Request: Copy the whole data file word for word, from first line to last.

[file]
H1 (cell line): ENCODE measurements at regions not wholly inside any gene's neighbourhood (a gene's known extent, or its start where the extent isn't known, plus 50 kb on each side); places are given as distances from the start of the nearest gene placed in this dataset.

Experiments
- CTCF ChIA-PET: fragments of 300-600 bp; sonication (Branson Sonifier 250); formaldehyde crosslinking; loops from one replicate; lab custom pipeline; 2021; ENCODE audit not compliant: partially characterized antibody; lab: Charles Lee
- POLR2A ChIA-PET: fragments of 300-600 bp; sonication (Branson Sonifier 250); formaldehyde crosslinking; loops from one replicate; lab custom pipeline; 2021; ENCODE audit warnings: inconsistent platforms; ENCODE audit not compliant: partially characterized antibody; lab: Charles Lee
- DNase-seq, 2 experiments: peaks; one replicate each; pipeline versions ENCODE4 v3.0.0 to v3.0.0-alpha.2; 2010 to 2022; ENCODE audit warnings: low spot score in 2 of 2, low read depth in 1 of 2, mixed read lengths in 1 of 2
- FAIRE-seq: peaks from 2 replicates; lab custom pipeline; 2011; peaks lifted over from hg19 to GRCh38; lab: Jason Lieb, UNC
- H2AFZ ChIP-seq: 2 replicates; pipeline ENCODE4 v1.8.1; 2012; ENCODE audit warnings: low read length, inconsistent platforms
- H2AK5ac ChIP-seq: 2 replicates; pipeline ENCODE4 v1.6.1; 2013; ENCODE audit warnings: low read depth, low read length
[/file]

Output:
H1 (cell line): ENCODE measurements at regions not wholly inside any gene's neighbourhood (a gene's known extent, or its start where the extent isn't known, plus 50 kb on each side); places are given as distances from the start of the nearest gene placed in this dataset.

Experiments
- CTCF ChIA-PET: fragments of 300-600 bp; sonication (Branson Sonifier 250); formaldehyde crosslinking; loops from one replicate; lab custom pipeline; 2021; ENCODE audit not compliant: partially characterized antibody; lab: Charles Lee
- POLR2A ChIA-PET: fragments of 300-600 bp; sonication (Branson Sonifier 250); formaldehyde crosslinking; loops from one replicate; lab custom pipeline; 2021; ENCODE audit warnings: inconsistent platforms; ENCODE audit not compliant: partially characterized antibody; lab: Charles Lee
- DNase-seq, 2 experiments: peaks; one replicate each; pipeline versions ENCODE4 v3.0.0 to v3.0.0-alpha.2; 2010 to 2022; ENCODE audit warnings: low spot score in 2 of 2, low read depth in 1 of 2, mixed read lengths in 1 of 2
- FAIRE-seq: peaks from 2 replicates; lab custom pipeline; 2011; peaks lifted over from hg19 to GRCh38; lab: Jason Lieb, UNC
- H2AFZ ChIP-seq: 2 replicates; pipeline ENCODE4 v1.8.1; 2012; ENCODE audit warnings: low read length, inconsistent platforms
- H2AK5ac ChIP-seq: 2 replicates; pipeline ENCODE4 v1.6.1; 2013; ENCODE audit warnings: low read depth, low read length